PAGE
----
Recent Developments in IP Protection in China

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White & Case Tech Newsflash

The National People’s Congress of China (NPC) adopted the new Foreign Investment Law (FIL) on March 15, 2019, with a view toward unifying and streamlining the foreign investment framework into China.  One of the main emphases under the FIL is to further strengthen protections of the foreign investors’ intellectual property rights under Chinese law.  In particular, the FIL calls for stricter protections against intellectual property infringement and further encourages “voluntary and fair” technology collaboration between foreign investors and Chinese parties.  The FIL also seeks to prohibit Chinese government agencies from “forcing” a foreign investor to commit to technology transfers in China as a condition of investment.

Following the enactment of the FIL, which will go into effect on January 1, 2020, China will have to pass further specific legislations to detail and implement these principles of enhanced protection of foreign investors’ intellectual property rights.  This process has already begun, and we set forth below the initial wave of these legislative developments.


Technology transfer

On March 18, 2019, i.e., three days after enactment of the FIL, the PRC State Council released Administrative Circular No. 709 announcing amendments to the Regulations for the Implementation of the Law on Sino-Foreign Equity Joint Venture (“JV Regulations”) and the Regulation on Administration of Technology Import and Export (TIER), with immediate effect.   

These amendments removed certain provisions of the JV Regulations and the TIER, which had previously been criticized by foreign market players and governmental authorities, including the Office of the United States Trade Representative, as onerous and discriminatory, providing less favorable treatment to foreign entities as compared to their Chinese counterparts.  A summary of these provisions, which have now been revoked, is as follows:

  • Duration of technology transfer.  Article 42 (3) and (4) of the JV Regulations previously provides that the term of any technology transfer agreement between a foreign transferor and a PRC joint venture transferee must generally not exceed ten years.  Upon the expiration of the technology transfer agreement, the PRC joint venture transferee must be granted the right to use the transferred technology in perpetuity.  Transfer terms can now be freely negotiated.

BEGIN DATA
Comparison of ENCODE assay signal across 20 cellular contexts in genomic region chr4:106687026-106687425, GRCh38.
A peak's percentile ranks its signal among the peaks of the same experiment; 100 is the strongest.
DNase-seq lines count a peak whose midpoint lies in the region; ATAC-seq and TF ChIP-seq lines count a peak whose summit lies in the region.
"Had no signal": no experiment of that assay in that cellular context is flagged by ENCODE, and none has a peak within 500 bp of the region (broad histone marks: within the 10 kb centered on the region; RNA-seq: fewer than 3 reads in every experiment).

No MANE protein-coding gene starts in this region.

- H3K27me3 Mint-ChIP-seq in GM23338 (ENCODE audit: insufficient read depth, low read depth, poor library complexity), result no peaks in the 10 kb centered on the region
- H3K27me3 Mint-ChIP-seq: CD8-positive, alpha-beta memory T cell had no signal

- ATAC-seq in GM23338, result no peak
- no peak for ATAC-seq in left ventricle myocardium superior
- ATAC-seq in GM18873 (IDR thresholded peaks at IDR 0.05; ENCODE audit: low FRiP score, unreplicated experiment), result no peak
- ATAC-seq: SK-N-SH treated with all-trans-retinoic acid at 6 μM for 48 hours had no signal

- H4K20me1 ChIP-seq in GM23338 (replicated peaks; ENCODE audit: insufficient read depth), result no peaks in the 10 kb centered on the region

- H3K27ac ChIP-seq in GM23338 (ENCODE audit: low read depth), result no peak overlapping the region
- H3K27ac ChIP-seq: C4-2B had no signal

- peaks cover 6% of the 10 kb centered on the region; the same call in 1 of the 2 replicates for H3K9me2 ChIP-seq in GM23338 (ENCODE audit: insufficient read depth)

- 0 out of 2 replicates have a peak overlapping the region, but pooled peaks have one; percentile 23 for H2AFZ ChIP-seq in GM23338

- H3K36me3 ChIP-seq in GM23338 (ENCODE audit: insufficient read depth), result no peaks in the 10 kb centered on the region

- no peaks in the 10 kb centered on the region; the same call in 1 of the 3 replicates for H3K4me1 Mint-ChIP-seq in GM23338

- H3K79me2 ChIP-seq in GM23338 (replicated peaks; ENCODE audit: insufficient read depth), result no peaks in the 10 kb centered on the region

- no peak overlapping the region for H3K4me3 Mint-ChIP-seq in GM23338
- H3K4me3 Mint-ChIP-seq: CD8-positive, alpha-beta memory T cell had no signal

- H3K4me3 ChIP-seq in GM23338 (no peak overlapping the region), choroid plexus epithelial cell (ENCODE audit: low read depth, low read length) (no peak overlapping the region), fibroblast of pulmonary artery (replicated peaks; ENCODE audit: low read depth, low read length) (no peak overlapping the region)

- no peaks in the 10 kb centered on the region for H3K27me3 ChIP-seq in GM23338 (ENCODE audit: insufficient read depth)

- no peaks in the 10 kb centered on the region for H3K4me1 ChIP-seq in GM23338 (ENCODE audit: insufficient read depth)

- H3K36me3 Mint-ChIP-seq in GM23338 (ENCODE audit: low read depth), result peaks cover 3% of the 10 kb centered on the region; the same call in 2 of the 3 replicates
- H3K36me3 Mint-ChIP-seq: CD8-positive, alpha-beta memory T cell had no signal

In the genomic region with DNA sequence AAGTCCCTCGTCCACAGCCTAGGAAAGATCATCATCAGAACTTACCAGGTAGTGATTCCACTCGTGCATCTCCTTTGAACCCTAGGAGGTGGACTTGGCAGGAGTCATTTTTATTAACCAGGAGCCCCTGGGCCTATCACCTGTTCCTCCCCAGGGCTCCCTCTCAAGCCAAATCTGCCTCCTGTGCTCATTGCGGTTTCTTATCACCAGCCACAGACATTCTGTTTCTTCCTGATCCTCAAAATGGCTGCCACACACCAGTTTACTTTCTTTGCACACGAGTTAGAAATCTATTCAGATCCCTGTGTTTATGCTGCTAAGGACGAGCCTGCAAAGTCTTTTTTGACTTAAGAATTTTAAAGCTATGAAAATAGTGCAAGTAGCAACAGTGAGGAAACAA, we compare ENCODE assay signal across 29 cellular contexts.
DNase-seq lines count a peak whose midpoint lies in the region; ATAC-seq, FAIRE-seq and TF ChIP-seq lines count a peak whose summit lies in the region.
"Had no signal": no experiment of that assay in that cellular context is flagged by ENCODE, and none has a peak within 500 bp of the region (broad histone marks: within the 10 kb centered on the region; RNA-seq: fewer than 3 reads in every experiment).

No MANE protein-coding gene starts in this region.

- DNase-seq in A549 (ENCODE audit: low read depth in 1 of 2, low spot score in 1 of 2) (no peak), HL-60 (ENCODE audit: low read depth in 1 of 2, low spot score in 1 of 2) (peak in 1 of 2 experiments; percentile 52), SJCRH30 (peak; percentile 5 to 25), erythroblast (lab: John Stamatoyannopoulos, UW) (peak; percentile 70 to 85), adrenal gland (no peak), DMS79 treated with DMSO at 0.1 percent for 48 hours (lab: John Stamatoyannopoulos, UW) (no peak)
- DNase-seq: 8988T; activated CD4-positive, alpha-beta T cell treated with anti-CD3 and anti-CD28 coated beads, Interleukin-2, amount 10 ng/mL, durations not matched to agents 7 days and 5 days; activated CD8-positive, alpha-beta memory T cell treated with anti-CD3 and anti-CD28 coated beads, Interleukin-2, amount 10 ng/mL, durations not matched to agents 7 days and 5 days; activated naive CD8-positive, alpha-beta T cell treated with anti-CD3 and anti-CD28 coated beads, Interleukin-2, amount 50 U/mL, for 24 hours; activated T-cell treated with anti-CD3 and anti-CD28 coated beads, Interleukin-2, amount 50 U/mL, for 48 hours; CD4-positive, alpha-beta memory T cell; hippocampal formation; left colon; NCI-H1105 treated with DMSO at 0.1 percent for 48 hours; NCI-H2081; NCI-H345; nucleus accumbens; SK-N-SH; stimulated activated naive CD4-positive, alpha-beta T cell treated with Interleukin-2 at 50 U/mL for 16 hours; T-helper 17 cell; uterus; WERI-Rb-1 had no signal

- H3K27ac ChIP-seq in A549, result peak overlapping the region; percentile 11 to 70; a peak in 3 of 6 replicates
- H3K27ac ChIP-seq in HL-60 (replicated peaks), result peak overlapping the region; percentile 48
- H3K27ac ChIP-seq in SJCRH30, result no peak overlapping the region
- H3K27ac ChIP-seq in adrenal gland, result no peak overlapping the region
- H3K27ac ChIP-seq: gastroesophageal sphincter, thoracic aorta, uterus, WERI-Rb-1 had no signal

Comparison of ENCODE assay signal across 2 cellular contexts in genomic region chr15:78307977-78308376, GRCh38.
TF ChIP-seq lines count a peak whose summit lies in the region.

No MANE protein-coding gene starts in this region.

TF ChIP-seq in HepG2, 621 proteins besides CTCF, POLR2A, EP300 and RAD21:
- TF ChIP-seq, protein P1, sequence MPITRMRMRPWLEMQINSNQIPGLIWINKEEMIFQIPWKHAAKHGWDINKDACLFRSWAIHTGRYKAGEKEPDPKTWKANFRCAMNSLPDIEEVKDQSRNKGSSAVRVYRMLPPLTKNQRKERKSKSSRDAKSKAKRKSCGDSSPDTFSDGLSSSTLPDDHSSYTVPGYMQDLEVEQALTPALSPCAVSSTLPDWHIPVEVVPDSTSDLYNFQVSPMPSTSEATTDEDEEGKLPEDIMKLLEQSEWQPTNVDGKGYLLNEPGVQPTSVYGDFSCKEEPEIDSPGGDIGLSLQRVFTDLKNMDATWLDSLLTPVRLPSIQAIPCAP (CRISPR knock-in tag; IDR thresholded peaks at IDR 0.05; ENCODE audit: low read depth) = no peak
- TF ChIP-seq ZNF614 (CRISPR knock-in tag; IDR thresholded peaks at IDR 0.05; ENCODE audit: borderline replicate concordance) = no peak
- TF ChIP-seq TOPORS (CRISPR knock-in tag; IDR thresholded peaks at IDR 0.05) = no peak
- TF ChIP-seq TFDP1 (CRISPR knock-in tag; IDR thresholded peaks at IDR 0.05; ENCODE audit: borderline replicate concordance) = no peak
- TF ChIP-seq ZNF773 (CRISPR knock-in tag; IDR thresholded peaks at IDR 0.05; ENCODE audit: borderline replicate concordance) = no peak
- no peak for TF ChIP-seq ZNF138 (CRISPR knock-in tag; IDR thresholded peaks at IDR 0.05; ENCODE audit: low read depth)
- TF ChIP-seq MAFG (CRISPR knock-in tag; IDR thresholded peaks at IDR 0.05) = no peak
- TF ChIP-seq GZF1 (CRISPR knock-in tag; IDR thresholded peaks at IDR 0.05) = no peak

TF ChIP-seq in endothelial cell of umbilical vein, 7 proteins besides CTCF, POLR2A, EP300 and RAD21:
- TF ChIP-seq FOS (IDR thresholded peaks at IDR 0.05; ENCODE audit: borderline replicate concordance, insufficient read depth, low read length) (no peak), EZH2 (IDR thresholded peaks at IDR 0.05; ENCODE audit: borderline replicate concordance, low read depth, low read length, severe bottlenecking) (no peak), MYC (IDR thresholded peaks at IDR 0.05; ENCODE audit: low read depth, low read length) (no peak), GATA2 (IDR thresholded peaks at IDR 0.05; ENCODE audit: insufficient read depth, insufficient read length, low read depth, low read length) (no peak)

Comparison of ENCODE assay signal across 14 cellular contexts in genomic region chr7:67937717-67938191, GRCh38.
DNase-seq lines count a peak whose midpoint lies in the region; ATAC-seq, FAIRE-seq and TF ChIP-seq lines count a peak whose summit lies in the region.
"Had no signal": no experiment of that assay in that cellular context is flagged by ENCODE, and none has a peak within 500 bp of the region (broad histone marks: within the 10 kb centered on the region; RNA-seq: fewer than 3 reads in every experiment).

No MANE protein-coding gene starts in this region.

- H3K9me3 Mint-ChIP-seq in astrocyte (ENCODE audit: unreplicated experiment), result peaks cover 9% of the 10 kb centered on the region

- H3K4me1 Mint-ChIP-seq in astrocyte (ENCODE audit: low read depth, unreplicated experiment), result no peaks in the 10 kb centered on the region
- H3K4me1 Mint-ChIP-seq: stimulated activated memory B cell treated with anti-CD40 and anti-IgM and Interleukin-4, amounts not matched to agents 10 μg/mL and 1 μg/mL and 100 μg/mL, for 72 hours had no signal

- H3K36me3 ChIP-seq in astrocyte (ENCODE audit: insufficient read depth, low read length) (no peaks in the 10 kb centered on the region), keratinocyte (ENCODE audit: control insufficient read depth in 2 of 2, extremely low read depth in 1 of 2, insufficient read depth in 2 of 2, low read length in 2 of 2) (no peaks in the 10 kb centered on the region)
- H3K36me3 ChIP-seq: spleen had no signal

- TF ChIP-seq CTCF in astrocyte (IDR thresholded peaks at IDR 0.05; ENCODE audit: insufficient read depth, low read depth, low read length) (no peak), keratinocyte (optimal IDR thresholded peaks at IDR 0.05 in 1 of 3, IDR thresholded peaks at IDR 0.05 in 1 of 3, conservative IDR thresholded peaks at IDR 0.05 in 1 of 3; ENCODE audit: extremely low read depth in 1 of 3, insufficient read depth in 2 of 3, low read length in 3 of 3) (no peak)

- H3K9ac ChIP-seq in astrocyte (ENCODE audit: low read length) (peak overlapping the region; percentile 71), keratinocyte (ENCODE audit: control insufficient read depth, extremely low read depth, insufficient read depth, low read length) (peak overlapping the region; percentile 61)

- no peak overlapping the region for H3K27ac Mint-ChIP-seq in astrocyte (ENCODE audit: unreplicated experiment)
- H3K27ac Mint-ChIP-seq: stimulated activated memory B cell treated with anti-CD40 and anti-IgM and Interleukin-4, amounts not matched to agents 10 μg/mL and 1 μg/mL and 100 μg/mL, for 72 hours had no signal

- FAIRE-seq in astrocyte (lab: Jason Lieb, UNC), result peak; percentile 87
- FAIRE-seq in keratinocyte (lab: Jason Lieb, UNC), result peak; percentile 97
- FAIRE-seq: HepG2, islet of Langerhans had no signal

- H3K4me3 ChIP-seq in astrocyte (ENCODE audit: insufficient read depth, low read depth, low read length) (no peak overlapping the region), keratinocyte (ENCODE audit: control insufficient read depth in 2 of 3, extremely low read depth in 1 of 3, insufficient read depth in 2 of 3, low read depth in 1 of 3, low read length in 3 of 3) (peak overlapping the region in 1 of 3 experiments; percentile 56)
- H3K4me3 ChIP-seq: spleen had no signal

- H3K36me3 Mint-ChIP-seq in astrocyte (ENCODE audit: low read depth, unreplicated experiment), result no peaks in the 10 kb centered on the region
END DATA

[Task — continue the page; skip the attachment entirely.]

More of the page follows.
• Indemnity terms.  Article 24 (3) of the TIER requires the foreign licensor to be held liable for any validly asserted intellectual property infringement claims raised by a third party against the Chinese licensee resulting from the use of the licensed or transferred technology.  Under the amended TIER, parties can negotiate the allocation of such liabilities.
  • Rights in technology improvements. Article 27 of the TIER provides that all technology improvements created during the term of technology import contracts belong to the party making such improvement.  Article 29 (3) of the TIER further provides that the foreign entities cannot prohibit Chinese recipients from making improvement to its technology.   However, under the domestic technology transfer, the parties can freely agree on the ownership of the improvements.   With the removal of this provision, the foreign party can now also agree on the ownership of improvements with its Chinese licensee.
  • Other restrictive provisions.  In addition to the restrictions on improvements discussed above, according to Article 29 of the TIER, the technology import contracts cannot contain certain other restrictive provisions.  Those restrictive provisions include:

(a) Requiring the recipients to purchase unnecessary raw materials, products, equipment or services
(b) Requesting royalties for expired and/or invalid patents
(c) Restricting the recipients from purchasing similar or competing technologies from others
(d) Unreasonably restricting the channels for the recipients to purchase raw materials, parts or components, products or equipment
(e) Unreasonably restricting sales quantity, product models or prices of the products that the recipients manufacture or